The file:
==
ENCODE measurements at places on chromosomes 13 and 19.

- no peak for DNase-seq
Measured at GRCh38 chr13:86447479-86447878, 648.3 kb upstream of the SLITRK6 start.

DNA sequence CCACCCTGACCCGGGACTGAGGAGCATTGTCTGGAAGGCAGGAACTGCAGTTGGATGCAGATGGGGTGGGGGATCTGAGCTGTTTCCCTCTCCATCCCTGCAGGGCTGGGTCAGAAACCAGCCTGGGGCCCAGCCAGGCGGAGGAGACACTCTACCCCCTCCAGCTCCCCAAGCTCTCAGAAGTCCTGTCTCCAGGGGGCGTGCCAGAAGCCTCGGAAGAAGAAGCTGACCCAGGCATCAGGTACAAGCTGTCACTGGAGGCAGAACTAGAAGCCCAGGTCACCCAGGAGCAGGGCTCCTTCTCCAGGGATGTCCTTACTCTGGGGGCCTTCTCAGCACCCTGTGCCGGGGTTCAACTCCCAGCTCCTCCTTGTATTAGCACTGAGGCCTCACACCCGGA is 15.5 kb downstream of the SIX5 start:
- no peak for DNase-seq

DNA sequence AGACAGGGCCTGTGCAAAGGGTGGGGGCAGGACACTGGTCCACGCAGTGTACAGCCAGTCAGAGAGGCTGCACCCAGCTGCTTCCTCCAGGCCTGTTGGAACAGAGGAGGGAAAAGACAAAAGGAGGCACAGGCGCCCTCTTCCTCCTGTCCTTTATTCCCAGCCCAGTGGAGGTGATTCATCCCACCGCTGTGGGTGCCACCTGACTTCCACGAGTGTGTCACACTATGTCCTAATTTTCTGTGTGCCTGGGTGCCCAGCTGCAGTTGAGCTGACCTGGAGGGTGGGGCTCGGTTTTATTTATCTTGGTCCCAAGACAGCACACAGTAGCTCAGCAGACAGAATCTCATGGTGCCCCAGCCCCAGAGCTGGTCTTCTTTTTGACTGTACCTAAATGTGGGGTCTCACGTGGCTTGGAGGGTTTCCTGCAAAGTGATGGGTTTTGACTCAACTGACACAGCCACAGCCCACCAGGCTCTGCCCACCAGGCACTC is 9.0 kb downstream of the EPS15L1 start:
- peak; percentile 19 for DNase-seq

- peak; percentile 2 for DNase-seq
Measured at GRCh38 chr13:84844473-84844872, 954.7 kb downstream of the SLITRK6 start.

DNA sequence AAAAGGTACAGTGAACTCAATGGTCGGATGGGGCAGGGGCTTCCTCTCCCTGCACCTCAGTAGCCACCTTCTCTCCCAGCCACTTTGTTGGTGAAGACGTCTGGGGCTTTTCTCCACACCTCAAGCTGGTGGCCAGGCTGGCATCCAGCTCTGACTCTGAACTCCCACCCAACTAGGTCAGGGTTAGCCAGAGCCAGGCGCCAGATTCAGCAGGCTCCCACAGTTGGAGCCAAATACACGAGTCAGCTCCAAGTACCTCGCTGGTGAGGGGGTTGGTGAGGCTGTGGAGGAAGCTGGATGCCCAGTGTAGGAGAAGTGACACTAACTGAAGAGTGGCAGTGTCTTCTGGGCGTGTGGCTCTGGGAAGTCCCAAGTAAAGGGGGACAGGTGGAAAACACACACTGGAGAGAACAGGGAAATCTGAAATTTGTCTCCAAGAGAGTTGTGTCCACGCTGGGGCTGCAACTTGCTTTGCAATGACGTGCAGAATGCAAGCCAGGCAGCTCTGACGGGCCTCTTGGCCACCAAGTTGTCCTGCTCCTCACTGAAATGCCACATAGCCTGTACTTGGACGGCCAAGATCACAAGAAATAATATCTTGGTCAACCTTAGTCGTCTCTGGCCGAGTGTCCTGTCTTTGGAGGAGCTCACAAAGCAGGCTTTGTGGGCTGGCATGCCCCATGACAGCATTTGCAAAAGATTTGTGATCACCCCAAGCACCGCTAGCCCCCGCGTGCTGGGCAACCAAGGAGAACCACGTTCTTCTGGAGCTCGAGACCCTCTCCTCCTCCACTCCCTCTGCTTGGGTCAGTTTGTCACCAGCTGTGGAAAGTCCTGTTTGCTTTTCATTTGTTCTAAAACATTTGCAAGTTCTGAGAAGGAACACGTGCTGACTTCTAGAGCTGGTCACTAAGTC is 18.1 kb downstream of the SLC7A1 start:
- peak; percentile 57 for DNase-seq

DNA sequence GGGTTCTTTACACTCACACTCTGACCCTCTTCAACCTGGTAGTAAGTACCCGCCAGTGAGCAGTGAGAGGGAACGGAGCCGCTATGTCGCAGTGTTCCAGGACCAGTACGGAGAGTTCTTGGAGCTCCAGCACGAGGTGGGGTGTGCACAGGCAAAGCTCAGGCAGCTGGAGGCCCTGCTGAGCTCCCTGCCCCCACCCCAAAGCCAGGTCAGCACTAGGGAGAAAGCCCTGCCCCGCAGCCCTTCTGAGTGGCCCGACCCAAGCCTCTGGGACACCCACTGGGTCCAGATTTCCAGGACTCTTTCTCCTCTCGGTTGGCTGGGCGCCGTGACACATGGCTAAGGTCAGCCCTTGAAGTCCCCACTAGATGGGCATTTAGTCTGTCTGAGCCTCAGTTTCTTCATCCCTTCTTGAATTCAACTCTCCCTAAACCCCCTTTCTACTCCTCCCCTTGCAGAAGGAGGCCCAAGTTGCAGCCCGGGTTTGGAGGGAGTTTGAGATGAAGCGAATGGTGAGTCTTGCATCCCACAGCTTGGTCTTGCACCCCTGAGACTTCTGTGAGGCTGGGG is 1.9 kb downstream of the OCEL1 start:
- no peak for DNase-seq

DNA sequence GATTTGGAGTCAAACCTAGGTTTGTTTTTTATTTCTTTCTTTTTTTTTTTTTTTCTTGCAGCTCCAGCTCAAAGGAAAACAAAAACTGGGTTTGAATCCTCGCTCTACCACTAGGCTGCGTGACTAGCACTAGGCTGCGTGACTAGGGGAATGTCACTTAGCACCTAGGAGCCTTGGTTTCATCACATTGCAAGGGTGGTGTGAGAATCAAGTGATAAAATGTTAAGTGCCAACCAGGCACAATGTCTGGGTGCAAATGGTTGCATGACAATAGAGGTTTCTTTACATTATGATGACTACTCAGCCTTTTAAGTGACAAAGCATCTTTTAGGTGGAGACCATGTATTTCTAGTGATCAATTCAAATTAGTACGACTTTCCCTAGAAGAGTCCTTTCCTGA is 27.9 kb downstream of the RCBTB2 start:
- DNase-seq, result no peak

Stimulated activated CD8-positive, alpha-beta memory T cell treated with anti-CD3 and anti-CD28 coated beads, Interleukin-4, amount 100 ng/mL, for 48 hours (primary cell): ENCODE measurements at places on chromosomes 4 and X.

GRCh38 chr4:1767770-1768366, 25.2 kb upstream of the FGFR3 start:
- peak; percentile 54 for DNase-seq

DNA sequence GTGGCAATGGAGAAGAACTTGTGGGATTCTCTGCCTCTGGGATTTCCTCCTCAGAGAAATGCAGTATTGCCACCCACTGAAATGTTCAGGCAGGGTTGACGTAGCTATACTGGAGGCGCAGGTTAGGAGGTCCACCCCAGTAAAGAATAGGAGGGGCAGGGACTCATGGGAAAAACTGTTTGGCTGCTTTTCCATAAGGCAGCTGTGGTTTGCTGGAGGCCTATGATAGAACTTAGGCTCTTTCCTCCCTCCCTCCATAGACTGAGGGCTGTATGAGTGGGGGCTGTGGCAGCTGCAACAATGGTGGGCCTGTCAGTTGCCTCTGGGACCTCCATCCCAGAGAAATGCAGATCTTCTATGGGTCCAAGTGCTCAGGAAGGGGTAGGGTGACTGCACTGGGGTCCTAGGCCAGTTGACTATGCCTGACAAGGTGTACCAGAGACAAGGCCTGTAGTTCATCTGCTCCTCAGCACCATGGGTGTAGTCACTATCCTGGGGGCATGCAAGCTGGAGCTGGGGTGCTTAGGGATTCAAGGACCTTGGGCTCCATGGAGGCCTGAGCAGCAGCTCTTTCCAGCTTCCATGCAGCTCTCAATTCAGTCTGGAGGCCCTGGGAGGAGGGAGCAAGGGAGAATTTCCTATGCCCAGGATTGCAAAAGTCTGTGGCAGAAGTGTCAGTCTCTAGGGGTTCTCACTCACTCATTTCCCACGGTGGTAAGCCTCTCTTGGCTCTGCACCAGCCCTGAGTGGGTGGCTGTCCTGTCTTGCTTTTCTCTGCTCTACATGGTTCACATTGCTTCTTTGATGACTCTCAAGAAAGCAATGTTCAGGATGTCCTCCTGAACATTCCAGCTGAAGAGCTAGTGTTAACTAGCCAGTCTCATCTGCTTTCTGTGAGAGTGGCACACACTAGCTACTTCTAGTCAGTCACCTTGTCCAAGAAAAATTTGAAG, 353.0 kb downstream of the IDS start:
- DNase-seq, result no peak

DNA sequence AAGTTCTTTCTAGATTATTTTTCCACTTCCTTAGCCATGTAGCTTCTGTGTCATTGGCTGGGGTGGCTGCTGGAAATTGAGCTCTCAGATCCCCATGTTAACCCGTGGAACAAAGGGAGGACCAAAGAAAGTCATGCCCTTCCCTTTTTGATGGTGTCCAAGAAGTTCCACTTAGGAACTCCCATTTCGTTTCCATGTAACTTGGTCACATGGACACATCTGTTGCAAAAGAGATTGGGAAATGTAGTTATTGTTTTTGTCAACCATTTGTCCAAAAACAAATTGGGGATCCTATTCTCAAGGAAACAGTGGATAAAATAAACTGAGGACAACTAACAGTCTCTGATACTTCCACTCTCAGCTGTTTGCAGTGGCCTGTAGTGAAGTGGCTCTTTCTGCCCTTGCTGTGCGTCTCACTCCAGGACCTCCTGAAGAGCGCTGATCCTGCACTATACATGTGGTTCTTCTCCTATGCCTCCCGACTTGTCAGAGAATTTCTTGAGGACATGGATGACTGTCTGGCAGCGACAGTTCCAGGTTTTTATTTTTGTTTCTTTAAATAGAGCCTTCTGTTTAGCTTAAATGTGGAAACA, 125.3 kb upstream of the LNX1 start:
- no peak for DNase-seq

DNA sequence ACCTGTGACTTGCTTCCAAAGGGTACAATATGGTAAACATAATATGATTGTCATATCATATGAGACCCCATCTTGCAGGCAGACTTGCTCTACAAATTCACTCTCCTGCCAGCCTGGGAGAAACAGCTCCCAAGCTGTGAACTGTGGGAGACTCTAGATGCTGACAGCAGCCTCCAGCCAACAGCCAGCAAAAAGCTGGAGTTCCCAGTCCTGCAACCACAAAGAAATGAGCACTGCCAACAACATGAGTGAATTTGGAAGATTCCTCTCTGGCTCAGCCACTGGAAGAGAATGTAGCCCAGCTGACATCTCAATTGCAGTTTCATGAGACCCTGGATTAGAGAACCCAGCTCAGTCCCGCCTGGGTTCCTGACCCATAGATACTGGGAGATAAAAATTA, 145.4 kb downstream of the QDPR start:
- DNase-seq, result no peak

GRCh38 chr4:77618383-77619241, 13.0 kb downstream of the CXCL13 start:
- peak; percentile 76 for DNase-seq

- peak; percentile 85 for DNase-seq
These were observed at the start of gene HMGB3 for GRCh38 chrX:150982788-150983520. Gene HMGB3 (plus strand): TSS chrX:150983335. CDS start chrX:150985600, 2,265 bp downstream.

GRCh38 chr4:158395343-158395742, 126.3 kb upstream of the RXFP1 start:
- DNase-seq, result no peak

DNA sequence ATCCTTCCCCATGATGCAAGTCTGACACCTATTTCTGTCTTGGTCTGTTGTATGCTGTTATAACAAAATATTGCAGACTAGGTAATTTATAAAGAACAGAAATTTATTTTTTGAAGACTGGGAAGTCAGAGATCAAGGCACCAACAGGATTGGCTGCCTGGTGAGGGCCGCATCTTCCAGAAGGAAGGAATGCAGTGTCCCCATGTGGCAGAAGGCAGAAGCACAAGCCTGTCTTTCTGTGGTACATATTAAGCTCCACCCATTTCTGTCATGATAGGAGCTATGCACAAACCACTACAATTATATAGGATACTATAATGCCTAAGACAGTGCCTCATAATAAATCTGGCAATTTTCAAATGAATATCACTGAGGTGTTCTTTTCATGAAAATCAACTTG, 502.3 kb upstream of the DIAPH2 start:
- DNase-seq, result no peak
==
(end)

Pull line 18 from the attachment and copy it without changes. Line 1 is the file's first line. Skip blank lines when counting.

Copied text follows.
- peak; percentile 54 for DNase-seq